Photos from Iraqby Christine Anderson on February 19, 2016
Zaina was born while her family was displaced by conflict in Iraq.
(Photo: 2015 Christine Anderson)
Writer and photographer Christine Anderson recently traveled with us to Iraq, where she met baby Zaina and her family, who have been displaced by conflict.
Journey with her to meet the people she encountered along the way, and see the hope she discovered there for Iraqis struggling to survive.
She immediately catches my eye, a bright pop of color in the gray courtyard. Her name is Zaina, which in Arabic means ornament, adornment, and beauty. Crowned with a sweet pink hat and seated on the throne of her red and yellow baby walker, this little one has no trouble living up to her name.
On one side of Zaina’s courtyard is a mobile medical clinic; on the other, a modest brick building that once was a hospital but now is used in part to provide health education and psychosocial support through World Vision’s “Women and Young Children Spaces” program.
The building also houses Zaina and her family, who are among the 3.3 million Iraqis forced to flee their homes since January 2014. I am in Iraq to learn more about the needs of refugees and internally displaced peoples (IDPs), and this staggering number is one of many I can barely wrap my head around. Scrawled in my notebook are even more:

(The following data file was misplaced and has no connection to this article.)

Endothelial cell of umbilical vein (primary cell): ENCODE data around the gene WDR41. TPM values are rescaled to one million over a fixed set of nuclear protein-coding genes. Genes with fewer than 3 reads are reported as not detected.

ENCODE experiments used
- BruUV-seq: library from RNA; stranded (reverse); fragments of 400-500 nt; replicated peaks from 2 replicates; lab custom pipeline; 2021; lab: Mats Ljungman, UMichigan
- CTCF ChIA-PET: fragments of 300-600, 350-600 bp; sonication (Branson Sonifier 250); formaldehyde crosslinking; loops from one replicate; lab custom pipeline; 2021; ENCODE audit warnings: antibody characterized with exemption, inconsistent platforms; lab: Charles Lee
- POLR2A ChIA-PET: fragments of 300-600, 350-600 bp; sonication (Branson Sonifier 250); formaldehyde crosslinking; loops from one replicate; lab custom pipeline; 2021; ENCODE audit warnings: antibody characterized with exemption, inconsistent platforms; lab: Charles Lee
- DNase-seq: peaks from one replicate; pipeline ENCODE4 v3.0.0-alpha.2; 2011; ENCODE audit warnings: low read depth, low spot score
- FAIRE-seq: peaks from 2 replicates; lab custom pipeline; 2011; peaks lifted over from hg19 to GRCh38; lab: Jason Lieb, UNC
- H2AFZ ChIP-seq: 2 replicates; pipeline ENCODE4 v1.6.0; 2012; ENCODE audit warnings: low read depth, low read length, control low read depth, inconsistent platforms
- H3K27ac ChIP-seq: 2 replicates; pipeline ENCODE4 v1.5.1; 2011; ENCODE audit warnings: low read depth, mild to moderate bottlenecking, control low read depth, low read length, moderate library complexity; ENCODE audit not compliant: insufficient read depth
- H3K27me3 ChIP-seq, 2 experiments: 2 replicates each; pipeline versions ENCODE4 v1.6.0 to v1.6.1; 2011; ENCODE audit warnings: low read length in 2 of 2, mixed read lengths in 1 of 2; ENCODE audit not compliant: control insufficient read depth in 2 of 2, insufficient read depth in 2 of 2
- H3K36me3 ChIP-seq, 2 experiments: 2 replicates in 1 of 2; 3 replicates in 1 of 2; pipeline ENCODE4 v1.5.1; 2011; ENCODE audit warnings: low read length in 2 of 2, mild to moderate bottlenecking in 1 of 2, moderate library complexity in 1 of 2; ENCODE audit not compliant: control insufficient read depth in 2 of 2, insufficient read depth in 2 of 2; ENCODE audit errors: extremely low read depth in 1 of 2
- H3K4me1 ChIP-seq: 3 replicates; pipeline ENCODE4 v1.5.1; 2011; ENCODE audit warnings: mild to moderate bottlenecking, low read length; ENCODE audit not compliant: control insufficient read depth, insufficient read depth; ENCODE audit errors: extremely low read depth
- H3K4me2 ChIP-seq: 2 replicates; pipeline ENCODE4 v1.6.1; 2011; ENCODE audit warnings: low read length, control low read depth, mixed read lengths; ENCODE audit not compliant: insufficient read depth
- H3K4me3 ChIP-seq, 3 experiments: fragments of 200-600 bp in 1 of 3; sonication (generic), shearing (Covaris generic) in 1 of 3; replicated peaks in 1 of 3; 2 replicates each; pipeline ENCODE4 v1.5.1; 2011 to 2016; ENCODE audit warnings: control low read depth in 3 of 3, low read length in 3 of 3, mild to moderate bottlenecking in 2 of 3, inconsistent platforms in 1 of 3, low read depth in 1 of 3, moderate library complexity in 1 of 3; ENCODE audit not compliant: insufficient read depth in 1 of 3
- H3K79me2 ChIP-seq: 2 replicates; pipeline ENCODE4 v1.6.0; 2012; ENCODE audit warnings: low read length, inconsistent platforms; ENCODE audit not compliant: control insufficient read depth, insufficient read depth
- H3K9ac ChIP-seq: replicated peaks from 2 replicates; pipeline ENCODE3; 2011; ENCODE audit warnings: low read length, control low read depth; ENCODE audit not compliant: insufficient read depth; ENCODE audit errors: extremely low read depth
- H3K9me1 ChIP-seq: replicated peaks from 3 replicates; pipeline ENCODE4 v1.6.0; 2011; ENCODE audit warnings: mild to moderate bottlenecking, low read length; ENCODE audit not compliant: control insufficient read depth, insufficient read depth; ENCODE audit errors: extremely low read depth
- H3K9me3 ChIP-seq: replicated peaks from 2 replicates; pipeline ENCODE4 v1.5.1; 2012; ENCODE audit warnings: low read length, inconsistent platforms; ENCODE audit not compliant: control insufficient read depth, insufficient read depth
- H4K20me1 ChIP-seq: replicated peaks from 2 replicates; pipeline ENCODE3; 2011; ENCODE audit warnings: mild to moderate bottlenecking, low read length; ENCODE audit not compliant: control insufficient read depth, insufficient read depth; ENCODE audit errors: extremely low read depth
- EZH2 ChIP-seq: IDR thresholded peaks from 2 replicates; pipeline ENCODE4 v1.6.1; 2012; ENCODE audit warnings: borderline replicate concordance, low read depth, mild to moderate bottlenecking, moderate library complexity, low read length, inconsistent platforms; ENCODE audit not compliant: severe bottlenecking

- More than 11 million Iraqis—approximately one-third of the population—need humanitarian assistance. Half of these are children.
- Iraq is also hosting 250,000 refugees from Syria.
- Only 20 percent of eligible IDP school-age children attend school. Lack of education combined with traumas—witnessing attacks and the destruction of their homes, losing friends and family to horrific violence, and enduring the hardships of prolonged displacement—threaten the long-term wellbeing of a whole generation.
- As the crisis in Iraq enters its third year, vital international aid programs are significantly underfunded or broke. I listened sadly to the frustrations of displaced Iraqis whose monthly food voucher—a subsistence-level $26—had been reduced to $16, then to $10, and was about to be discontinued entirely. Sixty thousand people who rely on the program would soon have nothing. And they’re just a fraction of the 4.4 million Iraqis who routinely struggle with food insecurity.